Conservation conflicts are widespread and are damaging for biodiversity, livelihoods and human well-being. Conflict management often occurs through interventions targeting human behaviour. Conservation interventions are thought to be made more effective if underpinned by evidence and a Theory of Change – a logical argument outlining the steps required to achieve goals. However, for conservation conflicts, the evidence and logic supporting different types of interventions has received little attention. Using conflict-related keywords, we reviewed trends in behavioural intervention recommendations across conflict contexts globally, as published in peer-reviewed literature. We developed typologies for conflict behaviours, intervention recommendations, and conflict frames and identified associations between them and other geographical variables using Pearson's Chi-squared tests of independence. Analysing 100 recent articles, we found that technical interventions (recommended in 38% of articles) are significantly associated with conflicts involving wildlife control and the human-wildlife conflict frame. Enforcement-based interventions (54% of articles) are significantly associated with conflicts over illegal resource use, while stakeholder-based interventions (37% of articles) are associated with the human-human conflict frame and very highly developed countries. Only 10% of articles offered “strong” evidence from the published scientific literature justifying recommendations, and only 15% outlined Theories of Change. We suggest that intervention recommendations are likely influenced by authors' perceptions of the social basis of conflicts, and possibly also by disciplinary silos.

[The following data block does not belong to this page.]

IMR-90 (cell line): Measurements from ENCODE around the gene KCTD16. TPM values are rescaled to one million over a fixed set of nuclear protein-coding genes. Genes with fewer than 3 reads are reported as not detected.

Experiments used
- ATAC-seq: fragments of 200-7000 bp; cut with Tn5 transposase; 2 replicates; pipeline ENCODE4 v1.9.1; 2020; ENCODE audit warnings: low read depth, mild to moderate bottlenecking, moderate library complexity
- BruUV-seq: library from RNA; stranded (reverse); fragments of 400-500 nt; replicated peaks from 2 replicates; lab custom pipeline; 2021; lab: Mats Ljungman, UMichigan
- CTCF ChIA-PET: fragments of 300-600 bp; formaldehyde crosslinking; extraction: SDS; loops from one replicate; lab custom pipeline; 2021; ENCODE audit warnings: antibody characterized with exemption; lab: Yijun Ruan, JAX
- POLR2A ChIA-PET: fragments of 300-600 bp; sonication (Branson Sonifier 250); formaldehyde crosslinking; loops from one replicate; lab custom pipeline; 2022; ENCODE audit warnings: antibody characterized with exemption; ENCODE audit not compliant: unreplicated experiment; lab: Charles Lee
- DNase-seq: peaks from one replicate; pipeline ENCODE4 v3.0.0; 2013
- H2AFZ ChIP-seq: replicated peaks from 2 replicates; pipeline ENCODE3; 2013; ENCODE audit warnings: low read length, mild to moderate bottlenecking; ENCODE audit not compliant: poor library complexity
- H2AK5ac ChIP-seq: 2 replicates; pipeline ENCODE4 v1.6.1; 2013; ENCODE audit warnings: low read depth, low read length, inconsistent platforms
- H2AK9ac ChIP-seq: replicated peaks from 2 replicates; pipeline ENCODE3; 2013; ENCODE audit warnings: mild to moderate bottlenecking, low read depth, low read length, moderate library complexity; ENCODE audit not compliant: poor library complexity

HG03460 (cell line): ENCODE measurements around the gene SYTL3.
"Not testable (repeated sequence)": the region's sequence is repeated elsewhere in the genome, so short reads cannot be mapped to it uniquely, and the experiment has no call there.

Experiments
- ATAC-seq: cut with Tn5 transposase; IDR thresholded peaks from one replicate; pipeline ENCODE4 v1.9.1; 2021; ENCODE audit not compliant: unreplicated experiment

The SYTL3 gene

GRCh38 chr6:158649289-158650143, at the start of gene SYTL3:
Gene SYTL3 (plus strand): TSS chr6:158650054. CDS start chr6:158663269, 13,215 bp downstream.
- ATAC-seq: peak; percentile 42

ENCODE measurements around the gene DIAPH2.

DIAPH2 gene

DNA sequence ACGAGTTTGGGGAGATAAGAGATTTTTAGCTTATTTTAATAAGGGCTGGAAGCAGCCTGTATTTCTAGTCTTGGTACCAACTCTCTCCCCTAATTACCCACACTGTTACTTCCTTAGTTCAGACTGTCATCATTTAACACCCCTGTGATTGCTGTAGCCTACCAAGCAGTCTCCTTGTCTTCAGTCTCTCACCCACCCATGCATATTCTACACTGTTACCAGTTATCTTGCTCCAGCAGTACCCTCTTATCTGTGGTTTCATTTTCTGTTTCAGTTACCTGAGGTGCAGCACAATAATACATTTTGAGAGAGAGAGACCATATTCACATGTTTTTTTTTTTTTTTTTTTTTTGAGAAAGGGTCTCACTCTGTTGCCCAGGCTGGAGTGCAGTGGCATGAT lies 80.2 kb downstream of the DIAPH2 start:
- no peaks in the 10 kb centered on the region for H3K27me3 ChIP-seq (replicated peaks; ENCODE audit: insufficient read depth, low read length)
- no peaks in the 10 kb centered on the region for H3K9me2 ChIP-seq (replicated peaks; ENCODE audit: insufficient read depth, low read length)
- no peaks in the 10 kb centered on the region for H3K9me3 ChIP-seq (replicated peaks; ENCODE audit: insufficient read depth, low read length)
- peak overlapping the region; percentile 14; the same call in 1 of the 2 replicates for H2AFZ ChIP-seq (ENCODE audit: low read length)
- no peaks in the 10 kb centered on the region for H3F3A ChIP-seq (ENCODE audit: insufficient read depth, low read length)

- behavioural change